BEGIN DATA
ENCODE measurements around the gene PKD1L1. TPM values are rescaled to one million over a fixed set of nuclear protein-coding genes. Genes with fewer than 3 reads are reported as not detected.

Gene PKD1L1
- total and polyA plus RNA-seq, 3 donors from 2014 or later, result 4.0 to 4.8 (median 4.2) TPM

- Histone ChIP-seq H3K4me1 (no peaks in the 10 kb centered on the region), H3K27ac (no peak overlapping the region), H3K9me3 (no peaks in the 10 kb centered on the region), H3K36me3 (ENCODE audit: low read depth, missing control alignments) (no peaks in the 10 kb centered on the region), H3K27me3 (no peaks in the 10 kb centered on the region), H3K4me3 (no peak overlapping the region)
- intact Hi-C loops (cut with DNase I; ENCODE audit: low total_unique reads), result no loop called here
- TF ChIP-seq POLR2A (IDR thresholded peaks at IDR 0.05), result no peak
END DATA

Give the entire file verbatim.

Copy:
ENCODE measurements around the gene PKD1L1. TPM values are rescaled to one million over a fixed set of nuclear protein-coding genes. Genes with fewer than 3 reads are reported as not detected.

Gene PKD1L1
- total and polyA plus RNA-seq, 3 donors from 2014 or later, result 4.0 to 4.8 (median 4.2) TPM

- Histone ChIP-seq H3K4me1 (no peaks in the 10 kb centered on the region), H3K27ac (no peak overlapping the region), H3K9me3 (no peaks in the 10 kb centered on the region), H3K36me3 (ENCODE audit: low read depth, missing control alignments) (no peaks in the 10 kb centered on the region), H3K27me3 (no peaks in the 10 kb centered on the region), H3K4me3 (no peak overlapping the region)
- intact Hi-C loops (cut with DNase I; ENCODE audit: low total_unique reads), result no loop called here
- TF ChIP-seq POLR2A (IDR thresholded peaks at IDR 0.05), result no peak